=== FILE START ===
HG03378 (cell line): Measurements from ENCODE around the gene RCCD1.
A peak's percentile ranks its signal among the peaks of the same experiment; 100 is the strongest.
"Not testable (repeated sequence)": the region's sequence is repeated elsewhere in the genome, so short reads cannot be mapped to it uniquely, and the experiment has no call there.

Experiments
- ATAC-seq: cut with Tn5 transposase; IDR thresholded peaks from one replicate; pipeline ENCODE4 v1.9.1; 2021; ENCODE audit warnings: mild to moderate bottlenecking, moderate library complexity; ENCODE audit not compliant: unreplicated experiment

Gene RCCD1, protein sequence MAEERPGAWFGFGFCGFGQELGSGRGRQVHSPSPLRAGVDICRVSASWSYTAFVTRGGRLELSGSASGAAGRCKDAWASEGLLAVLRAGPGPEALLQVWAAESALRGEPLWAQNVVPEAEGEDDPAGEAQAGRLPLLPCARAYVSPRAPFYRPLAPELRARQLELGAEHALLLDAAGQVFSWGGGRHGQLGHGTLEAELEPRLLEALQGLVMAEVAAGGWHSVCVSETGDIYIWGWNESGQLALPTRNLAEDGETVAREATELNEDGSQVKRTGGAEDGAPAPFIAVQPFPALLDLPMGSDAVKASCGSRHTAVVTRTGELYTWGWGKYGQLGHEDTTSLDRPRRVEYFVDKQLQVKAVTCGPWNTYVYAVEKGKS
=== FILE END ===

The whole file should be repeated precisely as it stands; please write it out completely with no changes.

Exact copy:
HG03378 (cell line): Measurements from ENCODE around the gene RCCD1.
A peak's percentile ranks its signal among the peaks of the same experiment; 100 is the strongest.
"Not testable (repeated sequence)": the region's sequence is repeated elsewhere in the genome, so short reads cannot be mapped to it uniquely, and the experiment has no call there.

Experiments
- ATAC-seq: cut with Tn5 transposase; IDR thresholded peaks from one replicate; pipeline ENCODE4 v1.9.1; 2021; ENCODE audit warnings: mild to moderate bottlenecking, moderate library complexity; ENCODE audit not compliant: unreplicated experiment

Gene RCCD1, protein sequence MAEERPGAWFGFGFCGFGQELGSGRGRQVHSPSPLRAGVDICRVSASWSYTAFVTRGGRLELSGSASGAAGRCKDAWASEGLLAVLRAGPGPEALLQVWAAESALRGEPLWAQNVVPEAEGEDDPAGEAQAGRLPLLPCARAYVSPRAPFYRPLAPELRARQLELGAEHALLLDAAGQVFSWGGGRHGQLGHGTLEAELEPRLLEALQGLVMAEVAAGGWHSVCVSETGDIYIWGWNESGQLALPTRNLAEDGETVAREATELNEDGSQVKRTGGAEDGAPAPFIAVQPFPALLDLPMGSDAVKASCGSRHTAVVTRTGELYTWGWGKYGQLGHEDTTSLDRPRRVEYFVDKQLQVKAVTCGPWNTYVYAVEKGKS